What Type Of Stroke Is A Stroke That Is Only Paralyzed On The Left Side?
Afternoon, I want to ask. R n My father had a stroke but the body that was not functioning was only on the left side. The right side of the body is still very normal, the mouth is also not descended, and can still communicate smoothly. The results of the brain scan were written: r n “Multiple infarction in the right-left lateral paraventricle to the left-central semiovale, right-left external capsule, right frontal lobe subcortical, right basal ganglia and right internal capsule posterior cornu ” r n r nThat means that my father had a minor or severe stroke? And is it necessary to do surgery on my father? R n r nPlease answer, Thank you very much🙏
Hello Lintang, thank you for asking HealthReplies.com.
Basically, a stroke is a condition in which the blood supply to the brain is interrupted, it can be caused by a blockage (ischemic stroke) or bleeding (haemorrhagic stroke). The failure of blood to be supplied to the brain causes the brain's needs such as oxygen and other nutrients to become obstructed so that it can threaten the life of brain cells so that they can cause brain cells to die.
The brain is one of the important parts of the body that regulates the body's coordination system, each part of the brain will regulate the coordination of certain body parts, so that if a part of the brain is disturbed, it can cause disruption of the coordination of parts of the body controlled by the brain.
At first glance the location of the clogged area, some parts such as the right frontal lobe do play a role in decision making, planning and problem solving, whereas in the ganglia ward it functions in regulating conscious movement, while the ventricles function in connecting the internal systems of the brain cavity and contain cerebrospinal fluid / brain fluid which is it is very important to maintain the condition of the brain so that it remains constant even when exposed to shocks.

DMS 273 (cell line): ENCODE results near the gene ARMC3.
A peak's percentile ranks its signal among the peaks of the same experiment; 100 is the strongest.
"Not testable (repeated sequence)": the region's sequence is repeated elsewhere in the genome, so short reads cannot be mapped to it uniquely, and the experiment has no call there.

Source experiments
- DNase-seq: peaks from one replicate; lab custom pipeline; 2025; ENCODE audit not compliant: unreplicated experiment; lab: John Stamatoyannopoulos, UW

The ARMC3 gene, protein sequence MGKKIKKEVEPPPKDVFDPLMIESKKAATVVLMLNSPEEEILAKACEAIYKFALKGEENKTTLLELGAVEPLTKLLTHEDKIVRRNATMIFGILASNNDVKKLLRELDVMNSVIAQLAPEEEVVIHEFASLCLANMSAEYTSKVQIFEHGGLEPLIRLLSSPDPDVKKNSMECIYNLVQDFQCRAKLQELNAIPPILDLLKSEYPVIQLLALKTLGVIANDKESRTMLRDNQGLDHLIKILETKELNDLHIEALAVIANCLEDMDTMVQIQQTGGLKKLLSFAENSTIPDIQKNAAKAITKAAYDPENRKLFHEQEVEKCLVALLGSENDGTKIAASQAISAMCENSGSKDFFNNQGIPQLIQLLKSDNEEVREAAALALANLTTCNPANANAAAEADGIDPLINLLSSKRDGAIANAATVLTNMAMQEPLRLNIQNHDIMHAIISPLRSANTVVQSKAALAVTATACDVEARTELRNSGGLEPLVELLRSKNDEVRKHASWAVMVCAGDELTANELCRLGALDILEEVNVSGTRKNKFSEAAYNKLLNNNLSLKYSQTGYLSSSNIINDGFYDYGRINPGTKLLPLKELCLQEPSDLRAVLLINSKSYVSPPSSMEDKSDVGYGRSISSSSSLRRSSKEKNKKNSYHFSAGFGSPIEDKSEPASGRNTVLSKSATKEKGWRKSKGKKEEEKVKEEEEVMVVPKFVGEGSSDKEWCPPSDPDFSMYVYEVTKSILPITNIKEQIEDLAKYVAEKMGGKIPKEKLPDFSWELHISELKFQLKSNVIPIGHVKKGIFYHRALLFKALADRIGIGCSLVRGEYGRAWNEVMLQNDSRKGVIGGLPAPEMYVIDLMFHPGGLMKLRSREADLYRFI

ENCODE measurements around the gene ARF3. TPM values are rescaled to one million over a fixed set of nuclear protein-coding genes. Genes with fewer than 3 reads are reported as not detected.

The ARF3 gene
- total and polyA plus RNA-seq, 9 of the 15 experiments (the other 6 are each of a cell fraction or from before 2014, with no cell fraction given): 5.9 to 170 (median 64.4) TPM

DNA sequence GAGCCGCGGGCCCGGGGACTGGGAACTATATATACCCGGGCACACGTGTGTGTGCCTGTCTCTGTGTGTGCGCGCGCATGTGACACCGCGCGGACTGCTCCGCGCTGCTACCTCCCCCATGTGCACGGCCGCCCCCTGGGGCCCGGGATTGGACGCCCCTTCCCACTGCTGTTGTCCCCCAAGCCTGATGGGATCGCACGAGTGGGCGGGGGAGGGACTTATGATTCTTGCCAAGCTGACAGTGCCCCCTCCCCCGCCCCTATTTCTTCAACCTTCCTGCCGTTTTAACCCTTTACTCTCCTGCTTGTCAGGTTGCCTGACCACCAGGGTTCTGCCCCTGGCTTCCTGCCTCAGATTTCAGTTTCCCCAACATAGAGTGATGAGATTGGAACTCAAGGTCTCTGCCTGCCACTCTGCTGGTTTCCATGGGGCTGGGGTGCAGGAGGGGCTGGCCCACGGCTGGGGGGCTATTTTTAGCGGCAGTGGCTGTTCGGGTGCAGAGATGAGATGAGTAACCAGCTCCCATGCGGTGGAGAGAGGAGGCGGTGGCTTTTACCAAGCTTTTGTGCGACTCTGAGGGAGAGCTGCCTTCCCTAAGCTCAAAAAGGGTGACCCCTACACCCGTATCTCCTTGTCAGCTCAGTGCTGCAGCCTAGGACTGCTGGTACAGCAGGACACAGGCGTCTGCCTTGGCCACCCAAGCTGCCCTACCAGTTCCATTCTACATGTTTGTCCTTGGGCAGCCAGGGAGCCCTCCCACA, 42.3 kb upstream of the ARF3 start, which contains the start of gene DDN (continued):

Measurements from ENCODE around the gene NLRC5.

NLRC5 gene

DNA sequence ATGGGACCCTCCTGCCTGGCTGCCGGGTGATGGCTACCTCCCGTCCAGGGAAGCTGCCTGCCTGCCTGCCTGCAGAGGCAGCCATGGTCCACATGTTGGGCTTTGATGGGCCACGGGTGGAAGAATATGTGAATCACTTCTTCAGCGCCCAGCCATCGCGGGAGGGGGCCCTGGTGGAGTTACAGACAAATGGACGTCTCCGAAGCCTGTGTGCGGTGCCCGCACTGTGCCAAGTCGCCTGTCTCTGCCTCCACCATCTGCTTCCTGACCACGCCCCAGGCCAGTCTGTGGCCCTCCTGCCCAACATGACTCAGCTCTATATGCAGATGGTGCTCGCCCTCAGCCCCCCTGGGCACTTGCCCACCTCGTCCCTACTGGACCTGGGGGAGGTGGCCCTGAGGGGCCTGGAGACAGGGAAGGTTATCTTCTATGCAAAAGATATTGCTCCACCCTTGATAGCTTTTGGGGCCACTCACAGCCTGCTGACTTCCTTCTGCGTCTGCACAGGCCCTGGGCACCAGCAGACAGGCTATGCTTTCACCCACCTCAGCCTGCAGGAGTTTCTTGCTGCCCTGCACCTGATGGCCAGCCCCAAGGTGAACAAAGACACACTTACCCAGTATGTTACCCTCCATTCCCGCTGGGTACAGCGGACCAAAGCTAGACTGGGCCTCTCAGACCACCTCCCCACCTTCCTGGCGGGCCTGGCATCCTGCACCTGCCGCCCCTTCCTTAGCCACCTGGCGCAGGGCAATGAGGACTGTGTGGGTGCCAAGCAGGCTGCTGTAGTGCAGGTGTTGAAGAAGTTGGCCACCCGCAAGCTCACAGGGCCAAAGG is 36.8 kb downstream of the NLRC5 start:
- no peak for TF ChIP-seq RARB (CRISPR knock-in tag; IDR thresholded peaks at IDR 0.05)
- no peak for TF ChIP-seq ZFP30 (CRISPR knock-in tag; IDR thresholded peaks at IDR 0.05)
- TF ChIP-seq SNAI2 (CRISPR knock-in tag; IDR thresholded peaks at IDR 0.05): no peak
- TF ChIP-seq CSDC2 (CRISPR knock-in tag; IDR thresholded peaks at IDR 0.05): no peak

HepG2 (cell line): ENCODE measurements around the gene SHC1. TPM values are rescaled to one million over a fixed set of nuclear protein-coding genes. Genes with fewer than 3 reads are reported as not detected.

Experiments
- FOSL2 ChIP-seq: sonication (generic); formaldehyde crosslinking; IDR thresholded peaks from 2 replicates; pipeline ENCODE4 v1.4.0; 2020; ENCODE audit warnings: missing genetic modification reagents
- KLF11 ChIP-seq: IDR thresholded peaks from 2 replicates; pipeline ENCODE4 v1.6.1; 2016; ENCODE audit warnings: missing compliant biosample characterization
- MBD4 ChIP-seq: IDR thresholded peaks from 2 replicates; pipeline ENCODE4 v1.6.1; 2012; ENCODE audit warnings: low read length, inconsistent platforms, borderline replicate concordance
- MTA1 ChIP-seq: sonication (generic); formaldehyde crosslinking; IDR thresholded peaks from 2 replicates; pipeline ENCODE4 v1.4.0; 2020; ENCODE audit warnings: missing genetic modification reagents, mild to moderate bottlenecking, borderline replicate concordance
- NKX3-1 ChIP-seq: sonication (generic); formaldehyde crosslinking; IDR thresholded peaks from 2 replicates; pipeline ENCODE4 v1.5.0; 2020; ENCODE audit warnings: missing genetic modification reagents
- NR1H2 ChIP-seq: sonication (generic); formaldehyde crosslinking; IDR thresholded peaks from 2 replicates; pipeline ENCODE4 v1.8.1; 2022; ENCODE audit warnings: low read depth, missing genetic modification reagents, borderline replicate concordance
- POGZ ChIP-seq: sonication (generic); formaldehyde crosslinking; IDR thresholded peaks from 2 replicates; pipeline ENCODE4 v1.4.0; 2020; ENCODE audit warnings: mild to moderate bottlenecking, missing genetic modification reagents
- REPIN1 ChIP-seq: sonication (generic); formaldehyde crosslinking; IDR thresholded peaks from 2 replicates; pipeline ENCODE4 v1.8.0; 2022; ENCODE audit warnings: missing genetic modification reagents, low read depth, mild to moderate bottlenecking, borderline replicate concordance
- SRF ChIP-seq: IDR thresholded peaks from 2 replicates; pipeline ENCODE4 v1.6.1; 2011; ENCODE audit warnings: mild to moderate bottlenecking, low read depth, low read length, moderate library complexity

Actually there is no term severe stroke in the medical world, while the term mild stroke refers to TIA or Transient Ischemic Attaack where there are symptoms such as stroke due to ischemia (a state of lack of oxygen to the brain) but only temporarily and can recover to normal as before. This is due to a blockage that is still relatively small so that the brain that lacks blood supply is not too extensive and large. However, sometimes a mild stroke / TIA can also lead to a real stroke.
Special treatment for stroke survivors depends on the type of stroke experienced, whether the stroke is due to obstruction / ischemia, or a stroke due to bleeding / hemorrhagic stroke. In ischemic stroke, the treatment is usually not up to surgery, such as:
administration of anti-platelet and anti-coagulant drugs, where these drugs function to prevent and release blockages in blood vessels, so that blood flow to the brain can be smooth and not obstructed.
anti-hypertensive drugs, narrowing of the brain blood vessels will worsen the state of the stroke, because it results in very little blood flow to the brain, so anti-hypertension drugs are needed so that blood vessels can widen and blood flow to the brain can flow smoothly.
statin drugs, sometimes cholesterol is a factor in blockage of blood flow to the brain, so drugs are needed to lower cholesterol levels in the blood.
Although the handling of ischemic stroke is not really needed, surgery can sometimes be considered to prevent repeated strokes that are more life-threatening, such as angioplasty or carotid endarterectomy. The goal of these two operations is to prevent blockages in blood flow to the brain, so that the incidence of stroke can be avoided. However, certain conditions in stroke sufferers are also highly considered considering the high risk of the operation, one of which is very risky for heart sufferers.
Whereas in hemorrhagic strokes other than with drugs, surgery is indeed very necessary, because it aims to control bleeding due to rupture of blood vessels in the brain, so that the pressure on the brain can be reduced.
For the treatment of your father, it all comes down to the cause of the stroke and the extent of the brain damage due to the blockage, other circumstances must be considered to decide whether or not surgery is necessary. You can re-consult the doctor who treats your father or consult a neurologist regarding your father's condition.
Hopefully few of us will answer, thank you.